Most days, Station 21 is a standard-issue firehouse.
Firefighters quarters, always orderly, sit adjacent to the garage. Helmets, jackets, tanks line the wall. A loud speaker blares radio calls. A fire engine and ambulance sit poised, keys in the ignitions.
But on a stuffy day last week, Station 21 looked more ready for an episode of “Orange County Choppers” than an emergency call. At the end of the garage, lilted and lined up like gloss and chrome dominoes, sat a row of Harley-Davidson Road Kings.
The bikes belong to four West Pierce firefighters who will ride them 2,872 miles east to Ground Zero next month to commemorate the 10-year anniversary of the Sept. 11 attacks on New York.
To Rick Snodgrass – who has dedicated two decades of his life to protecting people in Lakewood and now University Place – the reason he’s riding is simple. As a firefighter and member of the International Association of Firefighters Motorcycle group, it just made sense.
“It was just something we had to do,” the 53-year-old engineer at Station 21 said. “There was something in us that told us we had to go.”
They won't be the only firefighters who are making the ride to New York on two wheels. A group of firefighter-cyclists will be making their way from Hollywood, CA to New York, and that group is seeking donations for its causes.
The West Pierce firefighters expect to leave Sept. 2, ceremoniously, from the Tacoma Fallen Firefighters Memorial. There, they will conduct a “Blessing of the Fleet” ceremony in which all four riders will dip their back tires into Puget Sound. After they reach New York, they will dip their front tires in the Atlantic.
Snodgrass expects the riders will need a week to cross the country. Along the way, they will become part of an estimated caravan of 5,000 motorcycle-riding firefighters from across the U.S. and Canada. They’ll sleep, eat and ride together, the firefighter way.
They won’t just stop in New York, either. The four plan to keep riding to the Pentagon in Washington D.C. and Shanksville, PA — the other, sometimes overlooked 911 sites.
For Snodgrass, he’ll be focused on a single number: 343. That’s the number of New York firefighters who died responding to the World Trade Center attacks a decade ago.
“A lot of firefighters know it by heart,” he said. “It has changed the way we think of our brothers across the country.”
Snodgrass visited the World Trade Center a year or so before the attacks. He remembers standing on the observation deck of one of the Twin Towers and gazing, in awe, at New York’s vastness.
He has visited Ground Zero three times since the attacks. Each time, he says, he cried. Even during the interview with Patch last week, he had to fight back tears.
“First time I went, it was pretty moving,” says Snodgrass.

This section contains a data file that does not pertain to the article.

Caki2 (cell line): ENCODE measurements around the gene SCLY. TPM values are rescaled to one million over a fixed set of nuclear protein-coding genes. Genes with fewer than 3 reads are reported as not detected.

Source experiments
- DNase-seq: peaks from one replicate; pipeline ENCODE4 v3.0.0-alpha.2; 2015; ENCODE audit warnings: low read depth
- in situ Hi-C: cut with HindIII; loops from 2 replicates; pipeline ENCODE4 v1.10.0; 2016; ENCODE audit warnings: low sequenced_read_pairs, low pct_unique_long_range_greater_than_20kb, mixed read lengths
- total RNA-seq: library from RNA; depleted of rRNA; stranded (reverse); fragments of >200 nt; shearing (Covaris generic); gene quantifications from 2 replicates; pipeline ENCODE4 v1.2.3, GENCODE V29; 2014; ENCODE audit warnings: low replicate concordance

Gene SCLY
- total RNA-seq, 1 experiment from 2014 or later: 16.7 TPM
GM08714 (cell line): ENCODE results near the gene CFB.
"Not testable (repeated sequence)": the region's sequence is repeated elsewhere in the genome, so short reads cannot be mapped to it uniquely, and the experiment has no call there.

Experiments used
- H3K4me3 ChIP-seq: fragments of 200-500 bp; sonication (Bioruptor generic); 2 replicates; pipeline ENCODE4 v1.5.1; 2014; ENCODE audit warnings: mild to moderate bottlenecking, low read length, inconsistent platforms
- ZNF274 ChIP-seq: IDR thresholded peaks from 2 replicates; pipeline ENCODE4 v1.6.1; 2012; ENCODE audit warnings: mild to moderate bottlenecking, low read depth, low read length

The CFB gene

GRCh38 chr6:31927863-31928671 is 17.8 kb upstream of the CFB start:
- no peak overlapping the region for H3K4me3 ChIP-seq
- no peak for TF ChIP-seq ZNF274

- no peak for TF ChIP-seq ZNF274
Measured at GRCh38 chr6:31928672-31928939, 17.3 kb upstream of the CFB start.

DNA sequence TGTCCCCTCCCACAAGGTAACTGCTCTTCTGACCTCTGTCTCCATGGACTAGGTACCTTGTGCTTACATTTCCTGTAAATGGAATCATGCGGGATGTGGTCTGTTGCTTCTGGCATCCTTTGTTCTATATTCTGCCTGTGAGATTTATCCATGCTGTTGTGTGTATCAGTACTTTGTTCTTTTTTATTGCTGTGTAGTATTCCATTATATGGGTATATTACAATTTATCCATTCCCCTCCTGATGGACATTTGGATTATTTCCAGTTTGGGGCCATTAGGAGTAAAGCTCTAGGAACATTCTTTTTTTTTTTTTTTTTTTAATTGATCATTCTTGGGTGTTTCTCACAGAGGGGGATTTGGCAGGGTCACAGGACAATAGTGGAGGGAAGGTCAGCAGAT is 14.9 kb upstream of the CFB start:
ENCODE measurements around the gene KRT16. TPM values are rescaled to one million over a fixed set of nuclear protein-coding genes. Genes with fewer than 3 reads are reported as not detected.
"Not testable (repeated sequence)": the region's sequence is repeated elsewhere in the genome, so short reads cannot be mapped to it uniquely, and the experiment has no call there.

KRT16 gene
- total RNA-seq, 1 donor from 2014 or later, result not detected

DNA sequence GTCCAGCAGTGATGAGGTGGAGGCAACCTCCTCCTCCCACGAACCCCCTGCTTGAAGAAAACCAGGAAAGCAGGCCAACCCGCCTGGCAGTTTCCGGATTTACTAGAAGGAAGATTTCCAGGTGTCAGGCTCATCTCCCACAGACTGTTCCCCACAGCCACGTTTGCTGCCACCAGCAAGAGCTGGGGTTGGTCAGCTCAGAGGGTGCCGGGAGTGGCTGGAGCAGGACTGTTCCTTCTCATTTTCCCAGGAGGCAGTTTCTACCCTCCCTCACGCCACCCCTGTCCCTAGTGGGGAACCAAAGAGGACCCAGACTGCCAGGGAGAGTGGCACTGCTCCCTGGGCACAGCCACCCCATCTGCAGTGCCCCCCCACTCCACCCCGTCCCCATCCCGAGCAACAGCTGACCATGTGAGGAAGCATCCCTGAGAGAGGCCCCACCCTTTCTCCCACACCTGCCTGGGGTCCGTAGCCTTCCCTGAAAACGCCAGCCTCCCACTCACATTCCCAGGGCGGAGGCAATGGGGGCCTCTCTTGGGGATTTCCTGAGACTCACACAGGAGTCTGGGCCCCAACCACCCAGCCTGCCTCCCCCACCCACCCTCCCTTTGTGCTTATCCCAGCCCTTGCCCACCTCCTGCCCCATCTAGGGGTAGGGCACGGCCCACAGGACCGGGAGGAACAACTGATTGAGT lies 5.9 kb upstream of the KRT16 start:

For the three other West Pierce riders, the trip will have special meaning, both in a grand sense, as well as personally. All four of them work out of Station 21. Three of them work the “A Shift” together.
Engine 21 Capt. Greg Johnson has fought fires in Lakewood for three decades. Few calls, he says, have generated the kind of shock, then sadness at the fire station as the images they watched of 9/11.
“None of us who do this job – especially those of us working that day – there isn’t anyone who doesn’t vividly remember,” said the 55-year-old.
Compared to the captain, Aaron Johnson is a baby. The 29-year-old medic was in the firefighter academy on Sept. 11. The sacrifice of the 343 inspired him.
“That behavior, I wanted to be that and live my life that way,” he said.
For Travis Kuch, who’s worked almost nine years out of the Lakewood station, the cross-country ride will be significant for a number of reasons. Most importantly, he wants to pay tribute to the firefighters who lost their lives that day. Death is something that all firefighters know might be in the next building.
“But we don’t see it among our ranks,” Kuch said.
Sadness, joy and brotherhood
They’ll interact with firefighters across the U.S. and Canada throughout their journey. After New York, Washington D.C., and other parts of the East Coast, the West Pierce riders plan to swing through Southern and Midwest states before returning to the Northwest.
As Kuch puts it, he’s riding “to meet brothers across America.”
As far as Ground Zero, the West Pierce riders don’t know what they’ll experience mentally, spiritually or emotionally.
“Every emotion in the book,” Snodgrass said. “Sadness. Joy. All of it.”
Predicted Kuch: “I’m kind of a big baby, so I’m probably going to cry. It always hits you hard.”
Capt. Greg Johnson says he’ll be thinking about the families of the fallen 343. He’ll also be thinking of his own.
Then, as the West Pierce riders end their chat with Patch, a dispatch operator’s voice blares across the station. It’s a call out to a nearby trailer park.
“Sorry,” the captain says. “We gotta go.”